More Deaths At Animal Kingdom

Twenty-nine animals died at or en route to Disney's new Animal Kingdom, according to a U.S. Department of Agriculture report obtained by The Associated Press. Disney had acknowledged 12 deaths.

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Animal deaths at the $800-million theme park aren't always worth announcing to the public, Disney spokeswoman Diane Ledder said Wednesday. She said the company only made the significant deaths public.

"We don't make a practice of informing the media every time an animal dies at our facilities or, by the same token, when one is born," Ledder said. "It's not practical. Animals are born, and they die. It's a fact of life, and the numbers change."

Disney had announced the deaths of four cheetah cubs, two rhinos, two hippos, and four other animals.

The USDA report said officials found no wrongdoing by Disney in a three-week investigation before the park opened April 22. It praised Animal Kingdom's staff for being "highly professional, caring, motivated, and enthusiastic."

The report said several types of antelope and gazelles, a litter of five chinchilla rabbits, and a Guinea hog also perished. The causes ranged from maternal neglect to fights between animals trying to establish territory or dominance.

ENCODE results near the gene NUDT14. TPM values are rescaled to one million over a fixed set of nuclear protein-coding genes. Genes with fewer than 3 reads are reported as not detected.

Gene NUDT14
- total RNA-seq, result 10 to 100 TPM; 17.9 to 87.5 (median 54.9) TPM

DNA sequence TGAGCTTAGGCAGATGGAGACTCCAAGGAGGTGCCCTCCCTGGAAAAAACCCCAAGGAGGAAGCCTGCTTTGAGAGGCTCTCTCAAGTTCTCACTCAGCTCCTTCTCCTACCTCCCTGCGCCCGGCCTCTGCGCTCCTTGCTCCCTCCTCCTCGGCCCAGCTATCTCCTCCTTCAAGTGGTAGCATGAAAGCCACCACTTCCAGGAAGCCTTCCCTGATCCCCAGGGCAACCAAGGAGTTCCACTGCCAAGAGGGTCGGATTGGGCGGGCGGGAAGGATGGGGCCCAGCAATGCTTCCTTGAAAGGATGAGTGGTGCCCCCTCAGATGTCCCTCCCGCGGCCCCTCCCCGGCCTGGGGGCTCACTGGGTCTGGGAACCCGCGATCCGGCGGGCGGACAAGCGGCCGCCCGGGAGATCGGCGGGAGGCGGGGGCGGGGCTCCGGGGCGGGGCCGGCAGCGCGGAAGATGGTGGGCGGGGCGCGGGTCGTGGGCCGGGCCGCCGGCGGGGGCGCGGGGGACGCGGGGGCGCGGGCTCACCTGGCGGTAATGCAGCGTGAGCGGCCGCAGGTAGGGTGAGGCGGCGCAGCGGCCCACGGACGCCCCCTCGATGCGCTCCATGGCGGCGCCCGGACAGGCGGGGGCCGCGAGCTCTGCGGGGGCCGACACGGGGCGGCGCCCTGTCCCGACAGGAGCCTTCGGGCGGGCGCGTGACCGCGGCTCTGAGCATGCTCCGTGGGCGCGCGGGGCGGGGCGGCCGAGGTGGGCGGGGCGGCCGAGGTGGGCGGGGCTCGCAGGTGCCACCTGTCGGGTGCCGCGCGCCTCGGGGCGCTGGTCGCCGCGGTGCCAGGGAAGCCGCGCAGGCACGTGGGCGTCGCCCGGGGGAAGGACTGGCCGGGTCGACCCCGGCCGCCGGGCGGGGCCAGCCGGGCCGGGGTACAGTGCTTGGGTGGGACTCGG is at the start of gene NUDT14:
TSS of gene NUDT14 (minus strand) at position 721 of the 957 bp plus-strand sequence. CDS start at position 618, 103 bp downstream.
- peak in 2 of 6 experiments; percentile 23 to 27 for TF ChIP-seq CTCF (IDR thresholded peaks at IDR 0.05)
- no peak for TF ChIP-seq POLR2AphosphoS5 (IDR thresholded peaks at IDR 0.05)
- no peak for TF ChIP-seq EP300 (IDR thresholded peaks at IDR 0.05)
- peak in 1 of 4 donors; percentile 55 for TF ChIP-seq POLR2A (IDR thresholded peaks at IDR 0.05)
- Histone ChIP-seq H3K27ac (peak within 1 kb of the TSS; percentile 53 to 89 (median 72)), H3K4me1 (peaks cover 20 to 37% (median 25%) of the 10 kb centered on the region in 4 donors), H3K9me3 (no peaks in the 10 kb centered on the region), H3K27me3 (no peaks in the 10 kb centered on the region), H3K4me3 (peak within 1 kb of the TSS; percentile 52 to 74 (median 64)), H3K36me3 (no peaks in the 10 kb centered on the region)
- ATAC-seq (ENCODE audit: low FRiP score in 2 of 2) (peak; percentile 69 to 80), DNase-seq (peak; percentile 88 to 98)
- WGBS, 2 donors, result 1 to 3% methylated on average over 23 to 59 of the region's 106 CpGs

It said two otters died when they ate seeds from a loquat tree. Disney said the seeds were toxic but that handlers thought the otters wouldn't eat them. The report said the deaths of the otters may have been due to "professional error" but didn't violate the Animal Welfare Act.

The report, written by veterinary medical officer Robert Brandes, also explained how a Mhorr's gazelle died when it was kicked by a kudu, a type of antelope. Disney was not at fault.

"These animals were always afforded more than the minimum space required ... and had sufficient space to move away," said Brandes, one of two USDA investigators to visit the park April 13-17. "Some interaction and/or aggression is normal behavior in animals as they determine dominance within a herd or between herds."

The report said there is still no explanation for the deaths, from kidney failure, of the cheetahs last December. Ethylene, an ingredient used in antifreeze and solvents, was found in their systems.

An empty gasoline can was found in the cheetah compound, but was ruled out as a source of the poisoning. A 24-hour guard has since been placed at the entrance to the cheetah compound.

"The source of the toxicity still remains a mystery," the report said. "Deliberate poisoning cannot be totally ruled out."

Written by Mike Schneider
  • CBSNews.com staff CBSNews.com staff

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